The continuing sustained growth the Town of Cary has been experiencing, fueled by a thriving business and technology environment and an attractive quality of life, presents a number of water resources management challenges. Understanding the value in proactive planning for the future, the Town of Cary began an effort in late 2005 to assess its current customer water use trends, identify future water demands, and evaluate supply, conservation, and reclaimed water alternatives to meet the anticipated increased demands from the growth in its service area.
The overall objective of the Town of Cary Integrated Water Resources Management Plan (IWRMP) is to determine the most cost-effective way to meet the current and future water supply needs of the Town’s customers, as well as the Town’s interbasin transfer (IBT) requirements. This plan recommends a cost-effective integrated water management approach that, through successive steps, focuses future expenditures of time and effort on specific areas of potential water resource management.
Integrated Water Resources Management Plan Approach
The overall approach and methodology associated with the IWRMP can be summarized in the following steps:
- Identify the study area and level of detail required for data collection, to develop the water system profile and water demand/supply projections.
- Develop a profile of the Town’s current customers in Cary and Morrisville, using 2001 to 2005 billing data, geographic information system (GIS) parcel mapping, and other available data.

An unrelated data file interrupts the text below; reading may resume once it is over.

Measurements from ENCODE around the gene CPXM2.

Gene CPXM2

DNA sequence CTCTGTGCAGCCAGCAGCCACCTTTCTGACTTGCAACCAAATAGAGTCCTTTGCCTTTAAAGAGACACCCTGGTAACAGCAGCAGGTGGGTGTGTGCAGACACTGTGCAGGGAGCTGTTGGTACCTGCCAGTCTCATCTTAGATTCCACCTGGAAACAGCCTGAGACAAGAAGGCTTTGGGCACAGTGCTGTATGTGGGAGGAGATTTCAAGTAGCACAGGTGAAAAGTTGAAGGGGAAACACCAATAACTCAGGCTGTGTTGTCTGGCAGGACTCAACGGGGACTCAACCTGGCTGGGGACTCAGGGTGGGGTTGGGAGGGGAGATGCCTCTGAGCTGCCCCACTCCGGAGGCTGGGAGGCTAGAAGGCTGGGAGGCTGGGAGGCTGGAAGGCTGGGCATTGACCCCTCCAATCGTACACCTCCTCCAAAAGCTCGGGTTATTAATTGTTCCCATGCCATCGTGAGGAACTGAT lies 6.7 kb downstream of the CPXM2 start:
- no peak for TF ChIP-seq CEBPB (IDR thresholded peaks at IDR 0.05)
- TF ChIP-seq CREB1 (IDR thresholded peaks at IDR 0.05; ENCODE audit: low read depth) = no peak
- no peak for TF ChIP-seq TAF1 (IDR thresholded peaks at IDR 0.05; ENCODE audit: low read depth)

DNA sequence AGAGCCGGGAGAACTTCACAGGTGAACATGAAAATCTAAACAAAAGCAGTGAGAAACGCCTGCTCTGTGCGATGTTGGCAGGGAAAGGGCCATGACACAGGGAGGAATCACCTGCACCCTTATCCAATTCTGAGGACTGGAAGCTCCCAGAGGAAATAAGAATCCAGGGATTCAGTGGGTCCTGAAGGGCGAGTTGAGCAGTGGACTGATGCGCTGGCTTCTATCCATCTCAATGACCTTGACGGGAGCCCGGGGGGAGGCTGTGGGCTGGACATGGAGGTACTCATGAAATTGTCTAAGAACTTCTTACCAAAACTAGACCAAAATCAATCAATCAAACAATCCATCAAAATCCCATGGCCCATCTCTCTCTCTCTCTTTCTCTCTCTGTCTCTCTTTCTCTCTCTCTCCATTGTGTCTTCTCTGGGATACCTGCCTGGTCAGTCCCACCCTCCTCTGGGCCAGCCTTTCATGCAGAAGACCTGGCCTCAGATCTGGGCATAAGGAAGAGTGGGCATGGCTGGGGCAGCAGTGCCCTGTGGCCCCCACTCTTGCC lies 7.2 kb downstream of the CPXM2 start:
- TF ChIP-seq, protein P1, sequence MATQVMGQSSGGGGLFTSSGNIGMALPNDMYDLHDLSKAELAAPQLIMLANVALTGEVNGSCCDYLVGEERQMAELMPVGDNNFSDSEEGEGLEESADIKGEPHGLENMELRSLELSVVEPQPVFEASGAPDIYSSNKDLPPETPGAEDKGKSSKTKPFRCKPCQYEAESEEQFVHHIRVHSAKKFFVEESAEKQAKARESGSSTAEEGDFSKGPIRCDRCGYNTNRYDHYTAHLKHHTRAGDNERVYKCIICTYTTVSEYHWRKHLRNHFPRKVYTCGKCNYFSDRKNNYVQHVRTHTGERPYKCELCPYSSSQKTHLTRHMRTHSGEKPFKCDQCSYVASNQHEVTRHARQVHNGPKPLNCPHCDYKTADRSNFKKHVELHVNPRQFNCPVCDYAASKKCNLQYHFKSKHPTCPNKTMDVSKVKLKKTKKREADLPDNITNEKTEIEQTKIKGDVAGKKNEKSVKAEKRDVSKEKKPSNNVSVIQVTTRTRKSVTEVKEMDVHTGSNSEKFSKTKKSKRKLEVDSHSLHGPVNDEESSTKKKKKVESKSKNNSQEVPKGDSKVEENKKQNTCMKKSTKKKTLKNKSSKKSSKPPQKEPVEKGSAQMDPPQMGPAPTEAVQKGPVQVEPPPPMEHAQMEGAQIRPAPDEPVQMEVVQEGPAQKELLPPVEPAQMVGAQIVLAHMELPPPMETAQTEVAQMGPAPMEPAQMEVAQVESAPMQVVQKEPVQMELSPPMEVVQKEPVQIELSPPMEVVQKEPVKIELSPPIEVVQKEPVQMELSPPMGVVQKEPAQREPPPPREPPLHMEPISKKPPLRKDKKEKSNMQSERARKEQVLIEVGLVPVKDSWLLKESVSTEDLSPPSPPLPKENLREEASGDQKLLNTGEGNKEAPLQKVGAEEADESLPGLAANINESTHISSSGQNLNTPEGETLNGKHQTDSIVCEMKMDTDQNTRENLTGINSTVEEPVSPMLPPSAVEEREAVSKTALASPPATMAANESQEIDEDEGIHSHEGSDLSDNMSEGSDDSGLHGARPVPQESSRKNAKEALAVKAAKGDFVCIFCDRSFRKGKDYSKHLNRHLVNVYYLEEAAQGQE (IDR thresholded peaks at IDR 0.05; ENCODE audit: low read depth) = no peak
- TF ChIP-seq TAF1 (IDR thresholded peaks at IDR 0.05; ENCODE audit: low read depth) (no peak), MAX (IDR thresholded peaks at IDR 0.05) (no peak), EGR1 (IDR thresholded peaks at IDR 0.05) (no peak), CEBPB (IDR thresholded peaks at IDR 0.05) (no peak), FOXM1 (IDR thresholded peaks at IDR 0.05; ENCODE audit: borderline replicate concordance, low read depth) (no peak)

- Develop population projections for single-family and multi-family residential use classifications, as well as representative unit projections for the commercial, industrial, and institutional use classifications, based on historical trends and existing county and regional projections.
- Develop water demand projections, based on population (for residential demand) and other appropriate indicators (for commercial, industrial, and institutional demand), and available water production and billing data.
- Evaluate the effectiveness of existing and potential future water conservation program elements, developing scenarios of water conservation program elements to represent different levels of conservation impact.
- Evaluate options for expansion of the Town’s reclaimed water system, utilizing hydraulic models, and evaluating implementation issues and costs associated with each alternative. This work was performed separately under the Town’s Reclaimed Water System Master Plan, and the resulting options provided to the IWRMP task for integrated analysis.
- Identify a recommended water resources management alternative incorporating both conservation and reuse elements.
Analysis of Water System Profile